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Judicial Foreclosure States, Definition, and Process

Founding Member of Moshes Law, P.C.
During his years of practice, Yuriy has concentrated in litigation and real estate transactions as his areas of expertise.
what is a judicial foreclosure

When a borrower takes out a mortgage to purchase a home, they agree to specific terms, one of which is monthly payments towards the mortgage debt. If a borrower defaults on the loan and fails to make payments, their property will eventually enter foreclosure. The judicial foreclosure process is the legal proceedings that allow the lender, in most cases a bank, to recover the balance of the defaulted loan by repossessing or selling the property.

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If your property is going through legal procedures due to overdue payments, it’s crucial to connect with a seasoned New York attorney specializing in these matters. Reach out to Moshes Law, P.C. for a complimentary consultation. They can guide you on safeguarding both yourself and your home against legal judgments related to outstanding debts.

What Is a Judicial Foreclosure?

Each state follows its own set of rules concerning property seizure. In some states known as nonjudicial foreclosure states, lenders can bypass court involvement to seize a property. However, in states following judicial foreclosure procedures, lenders are required to file a lawsuit and secure a court order for a foreclosure sale.

How Does Judicial Foreclosure Work?

When a borrower fails to meet their mortgage payments, the lender takes legal action by initiating a lawsuit. The homeowner receives a notice of legal action, informing them about the ongoing proceedings. The borrower can decide between permitting the legal process to continue or contesting it in court.

If a homeowner decides to challenge the legal action concerning their property, seeking advice from a knowledgeable attorney experienced in these matters is crucial. During the legal process, both parties involved can present evidence for the judge’s review. Typically, a hearing is scheduled for the judge to assess whether the borrower failed to meet mortgage obligations.

At times, the borrower might aim to reach an agreement with the lender to avert property seizure. However, if an agreement cannot be established, the matter will proceed to a legal decision. Should the court rule in favor of the lender, an order permitting property sale will be issued, enabling the lender to proceed with the sale.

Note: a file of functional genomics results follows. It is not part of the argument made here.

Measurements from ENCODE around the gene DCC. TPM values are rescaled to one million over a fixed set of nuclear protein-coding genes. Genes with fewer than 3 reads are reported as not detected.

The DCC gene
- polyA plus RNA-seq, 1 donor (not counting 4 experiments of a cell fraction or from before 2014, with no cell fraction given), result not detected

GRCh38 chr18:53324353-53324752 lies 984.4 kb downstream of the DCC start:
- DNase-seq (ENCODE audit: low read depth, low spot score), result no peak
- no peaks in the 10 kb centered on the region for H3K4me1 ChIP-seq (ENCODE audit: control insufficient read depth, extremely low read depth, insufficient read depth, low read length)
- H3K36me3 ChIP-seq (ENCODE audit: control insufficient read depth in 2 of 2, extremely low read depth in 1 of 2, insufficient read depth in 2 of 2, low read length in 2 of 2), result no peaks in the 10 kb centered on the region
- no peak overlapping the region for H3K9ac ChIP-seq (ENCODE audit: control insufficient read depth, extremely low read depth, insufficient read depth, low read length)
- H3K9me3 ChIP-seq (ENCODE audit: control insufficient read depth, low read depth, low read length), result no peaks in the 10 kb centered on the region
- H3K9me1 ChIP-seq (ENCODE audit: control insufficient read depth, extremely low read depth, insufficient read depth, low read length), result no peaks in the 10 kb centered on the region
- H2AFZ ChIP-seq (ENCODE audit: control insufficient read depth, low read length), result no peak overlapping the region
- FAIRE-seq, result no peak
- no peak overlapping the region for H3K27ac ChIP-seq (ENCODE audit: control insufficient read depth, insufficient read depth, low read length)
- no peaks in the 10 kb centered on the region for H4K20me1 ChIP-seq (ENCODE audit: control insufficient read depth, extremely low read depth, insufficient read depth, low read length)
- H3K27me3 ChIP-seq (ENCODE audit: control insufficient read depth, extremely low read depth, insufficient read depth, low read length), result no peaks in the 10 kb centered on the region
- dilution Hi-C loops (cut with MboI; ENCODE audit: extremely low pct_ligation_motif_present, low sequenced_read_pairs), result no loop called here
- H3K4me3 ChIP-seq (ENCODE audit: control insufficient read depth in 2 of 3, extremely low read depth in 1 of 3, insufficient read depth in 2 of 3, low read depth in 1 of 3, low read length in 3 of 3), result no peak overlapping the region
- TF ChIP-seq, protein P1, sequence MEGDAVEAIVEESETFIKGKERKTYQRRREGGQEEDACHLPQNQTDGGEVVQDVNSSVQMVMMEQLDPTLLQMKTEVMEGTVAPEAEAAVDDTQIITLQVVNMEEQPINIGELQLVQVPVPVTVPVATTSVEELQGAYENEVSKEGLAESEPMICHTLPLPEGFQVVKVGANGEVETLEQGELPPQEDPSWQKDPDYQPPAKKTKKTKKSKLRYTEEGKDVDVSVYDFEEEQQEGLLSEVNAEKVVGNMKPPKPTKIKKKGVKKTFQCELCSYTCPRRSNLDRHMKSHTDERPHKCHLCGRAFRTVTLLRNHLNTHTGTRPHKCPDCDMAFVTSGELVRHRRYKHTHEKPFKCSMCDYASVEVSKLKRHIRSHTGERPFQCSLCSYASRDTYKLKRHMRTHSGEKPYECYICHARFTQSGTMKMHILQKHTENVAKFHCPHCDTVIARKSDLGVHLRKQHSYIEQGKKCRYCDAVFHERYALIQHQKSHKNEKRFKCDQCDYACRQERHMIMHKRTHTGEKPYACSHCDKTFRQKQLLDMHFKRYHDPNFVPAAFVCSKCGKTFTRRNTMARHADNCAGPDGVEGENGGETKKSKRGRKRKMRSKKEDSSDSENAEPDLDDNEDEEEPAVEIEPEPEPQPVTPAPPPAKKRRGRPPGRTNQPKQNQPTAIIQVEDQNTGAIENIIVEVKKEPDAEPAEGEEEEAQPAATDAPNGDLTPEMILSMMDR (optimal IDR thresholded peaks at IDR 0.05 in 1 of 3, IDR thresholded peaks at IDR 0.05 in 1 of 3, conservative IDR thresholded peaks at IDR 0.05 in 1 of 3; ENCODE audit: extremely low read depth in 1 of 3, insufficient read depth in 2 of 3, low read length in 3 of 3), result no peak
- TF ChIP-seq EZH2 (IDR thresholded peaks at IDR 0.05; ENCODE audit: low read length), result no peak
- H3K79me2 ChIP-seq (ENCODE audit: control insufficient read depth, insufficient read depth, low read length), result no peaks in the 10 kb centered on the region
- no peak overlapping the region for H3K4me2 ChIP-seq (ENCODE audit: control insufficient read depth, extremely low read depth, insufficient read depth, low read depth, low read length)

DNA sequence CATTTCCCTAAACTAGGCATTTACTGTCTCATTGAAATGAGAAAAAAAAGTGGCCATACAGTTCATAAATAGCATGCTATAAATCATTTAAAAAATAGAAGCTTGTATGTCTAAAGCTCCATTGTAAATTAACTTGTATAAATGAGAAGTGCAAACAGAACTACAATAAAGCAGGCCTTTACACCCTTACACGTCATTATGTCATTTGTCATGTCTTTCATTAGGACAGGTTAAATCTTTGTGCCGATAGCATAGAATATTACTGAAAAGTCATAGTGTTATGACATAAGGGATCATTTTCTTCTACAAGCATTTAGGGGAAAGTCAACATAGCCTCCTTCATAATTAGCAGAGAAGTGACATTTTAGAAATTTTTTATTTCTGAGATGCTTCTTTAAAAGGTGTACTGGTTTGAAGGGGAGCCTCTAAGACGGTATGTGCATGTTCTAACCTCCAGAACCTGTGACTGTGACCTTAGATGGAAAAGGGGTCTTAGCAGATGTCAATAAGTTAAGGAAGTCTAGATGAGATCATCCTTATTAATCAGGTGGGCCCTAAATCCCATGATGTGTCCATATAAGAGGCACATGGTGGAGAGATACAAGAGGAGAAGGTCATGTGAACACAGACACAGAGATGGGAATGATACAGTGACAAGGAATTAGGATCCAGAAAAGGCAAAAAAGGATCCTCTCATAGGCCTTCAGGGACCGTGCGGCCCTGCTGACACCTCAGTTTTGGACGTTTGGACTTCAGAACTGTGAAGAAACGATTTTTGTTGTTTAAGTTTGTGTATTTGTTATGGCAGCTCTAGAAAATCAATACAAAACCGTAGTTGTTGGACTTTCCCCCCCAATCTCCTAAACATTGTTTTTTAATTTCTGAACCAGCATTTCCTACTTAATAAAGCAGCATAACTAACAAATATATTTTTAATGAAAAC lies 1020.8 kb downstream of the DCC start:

The legal procedure for reclaiming property due to unpaid debts can be a lengthy one, offering homeowners an opportunity to stabilize their finances. Homeowners should monitor the status of their property’s legal proceedings regularly to stay informed.

Steps in a Judicial Foreclosure

Judicial foreclosure is a lengthy process that can take up to a year to resolve. There are several steps that both a lender and debtor must take during this legal process.

Pre-Foreclosure Loss Mitigation Review Period

Federal laws do not allow lenders to file a lawsuit after just one or two missed payments. In most cases, lenders must wait until a debtor is 120 days delinquent on their loan to start the foreclosure process. This allows a homeowner time to apply for loss mitigation to avoid foreclosure.

Loss mitigation is an alternative to foreclosure. It encompasses various strategies aimed at mitigating the financial loss for both lenders and borrowers. Each type of foreclosure, whether judicial or non-judicial, may have specific procedures and requirements that borrowers must navigate.

  • A loan modification
  • A short sale
  • Deed in lieu of foreclosure

During the pre-foreclosure period, a lender will dispatch late payment notices and breach letters outlining their intent to initiate foreclosure proceedings, typically accompanied by information about credit counseling, legal aid, and other financial education resources to assist customers. These notices also serve to inform borrowers about the potential impact on their credit report.

Find out how to save your house from foreclosure in New York by contacting a New York foreclosure attorney today.

The Lender or Current Owner of the Loan Files a Lawsuit

If payments are not caught up after the pre-foreclosure period and the required 120 days have passed, the lender can file a lawsuit asking the court for a judgment to sell the home to recoup the mortgage debt. The lawsuit process is lengthy, and the timeline involves several steps.

Complaint and Summons

All lawsuits begin with a complaint. In a foreclosure, the complaint is sometimes called a Petition to Foreclose. The complaint provides the court with the reason for the proceedings and why the judge should grant the foreclosure demand.